The BIG DEAL is no one from the BIG BANKs went to the Big House for a few years.
Have a great day,
Heather Paul, Realtor
So these homeowners often end up working together. Some owners hope their tenant's situation will improve to the point they can buy. If not, they're happy to be collecting rent so they can pay on their two mortgages. Short sellers may get turned away. All the better for the owner's who want to rent out their home.
I hope the short sellers are finding their way into a situation they can manage. They are likely to become buyers again when they can set aside enough for a downpayment.
Short sellers can qualify for some loans after two years. The period of time varies with the lender.
If it seems there are a lot of short sales, would you suppose that has something to do with the fact prices have fallen and a lot of home buyers were snagged in this trap? Not everyone used their homes as ATMs. Apparently, enough did to create the situation where short sales are prevalent. Also caught were those who chose to put little or nothing down. The lender often is not taking the hit for these loans. An investor will.
The state of housing has only once been worse. There are usually three parties involved in a mortgage. An investor, lender and borrower. When the borrower struggles to pay their bills, one of those three takes a hit. A foreclosure can cost a lot of money. Sometimes the property is damaged. And, selling or auctioning a property drives down the market. A short sale is not as drastic, not nearly as devastating for the market.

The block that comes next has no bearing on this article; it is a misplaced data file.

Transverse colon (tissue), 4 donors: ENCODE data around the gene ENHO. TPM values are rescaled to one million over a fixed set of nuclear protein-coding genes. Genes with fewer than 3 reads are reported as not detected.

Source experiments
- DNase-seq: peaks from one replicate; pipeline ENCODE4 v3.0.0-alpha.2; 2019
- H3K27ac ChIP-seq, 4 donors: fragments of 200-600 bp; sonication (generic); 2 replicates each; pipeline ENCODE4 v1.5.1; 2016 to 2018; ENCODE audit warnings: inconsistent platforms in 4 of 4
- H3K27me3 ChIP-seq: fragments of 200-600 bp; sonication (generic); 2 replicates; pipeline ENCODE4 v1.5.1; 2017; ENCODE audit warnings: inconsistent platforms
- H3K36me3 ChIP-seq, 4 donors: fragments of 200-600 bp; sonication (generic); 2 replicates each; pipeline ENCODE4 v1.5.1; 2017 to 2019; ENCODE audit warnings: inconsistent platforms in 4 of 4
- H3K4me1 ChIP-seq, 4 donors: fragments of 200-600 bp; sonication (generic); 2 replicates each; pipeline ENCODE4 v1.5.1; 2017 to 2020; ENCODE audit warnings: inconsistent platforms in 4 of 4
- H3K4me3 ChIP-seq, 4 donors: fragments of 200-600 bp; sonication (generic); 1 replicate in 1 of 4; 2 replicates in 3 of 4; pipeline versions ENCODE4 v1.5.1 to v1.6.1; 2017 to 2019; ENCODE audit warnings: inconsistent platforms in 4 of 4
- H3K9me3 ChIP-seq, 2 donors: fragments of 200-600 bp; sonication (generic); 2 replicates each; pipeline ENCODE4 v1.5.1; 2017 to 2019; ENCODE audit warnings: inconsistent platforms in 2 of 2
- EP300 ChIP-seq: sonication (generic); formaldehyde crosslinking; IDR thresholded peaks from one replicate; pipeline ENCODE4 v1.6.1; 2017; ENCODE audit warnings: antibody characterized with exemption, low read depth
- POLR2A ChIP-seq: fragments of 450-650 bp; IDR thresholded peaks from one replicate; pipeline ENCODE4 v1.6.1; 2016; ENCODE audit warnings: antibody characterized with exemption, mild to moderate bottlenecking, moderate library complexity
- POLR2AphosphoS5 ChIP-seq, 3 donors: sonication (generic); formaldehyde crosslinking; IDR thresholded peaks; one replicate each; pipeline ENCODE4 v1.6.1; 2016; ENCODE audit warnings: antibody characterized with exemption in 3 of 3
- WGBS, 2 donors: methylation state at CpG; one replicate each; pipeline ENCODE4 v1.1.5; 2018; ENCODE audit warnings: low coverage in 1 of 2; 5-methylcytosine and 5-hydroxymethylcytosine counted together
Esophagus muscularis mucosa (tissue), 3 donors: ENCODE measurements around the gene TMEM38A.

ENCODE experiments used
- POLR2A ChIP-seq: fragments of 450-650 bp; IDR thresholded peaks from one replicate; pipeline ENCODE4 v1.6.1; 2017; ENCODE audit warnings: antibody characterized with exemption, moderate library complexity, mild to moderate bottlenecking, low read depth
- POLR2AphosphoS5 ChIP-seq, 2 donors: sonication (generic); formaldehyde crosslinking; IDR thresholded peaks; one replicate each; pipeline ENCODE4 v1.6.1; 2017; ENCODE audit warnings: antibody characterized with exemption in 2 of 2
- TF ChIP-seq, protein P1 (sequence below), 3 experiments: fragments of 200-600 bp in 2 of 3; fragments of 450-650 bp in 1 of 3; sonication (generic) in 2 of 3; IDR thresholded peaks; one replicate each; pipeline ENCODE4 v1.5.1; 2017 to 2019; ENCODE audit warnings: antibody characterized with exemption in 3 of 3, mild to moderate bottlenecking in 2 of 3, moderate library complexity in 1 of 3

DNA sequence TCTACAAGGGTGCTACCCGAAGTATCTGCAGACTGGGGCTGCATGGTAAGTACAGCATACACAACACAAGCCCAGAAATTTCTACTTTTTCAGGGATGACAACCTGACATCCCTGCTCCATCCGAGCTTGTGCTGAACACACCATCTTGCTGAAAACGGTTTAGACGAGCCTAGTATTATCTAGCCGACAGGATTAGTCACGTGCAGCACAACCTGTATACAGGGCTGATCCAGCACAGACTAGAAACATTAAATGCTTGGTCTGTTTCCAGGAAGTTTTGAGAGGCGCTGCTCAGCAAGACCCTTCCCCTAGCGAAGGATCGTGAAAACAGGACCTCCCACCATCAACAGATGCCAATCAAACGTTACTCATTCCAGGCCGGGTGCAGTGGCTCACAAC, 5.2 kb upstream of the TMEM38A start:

The difference that I see between markets that are mainly foreclosures and short sells is the latter will recover sooner.
PML of Longmont, CO
Home owners now know the other choice will have devastating effect on their credit rpt. If setup right one will be eligible for home purchase as short as 24 months. A skilled listing agent can negotiate with lenders such it has min impact.
As for rent, most renters do not have perfect conditions and landlords will take them. That includes those foreclosed. The rental market is heating up where rent is higher than previous years.
That's why the rental marked is becoming so strong and that's why investors are grabbing up a lot of buy and hold properties nowadays. Most of our investors are looking for good rental properties as they are becoming a coveted commodity in my sphere of influence.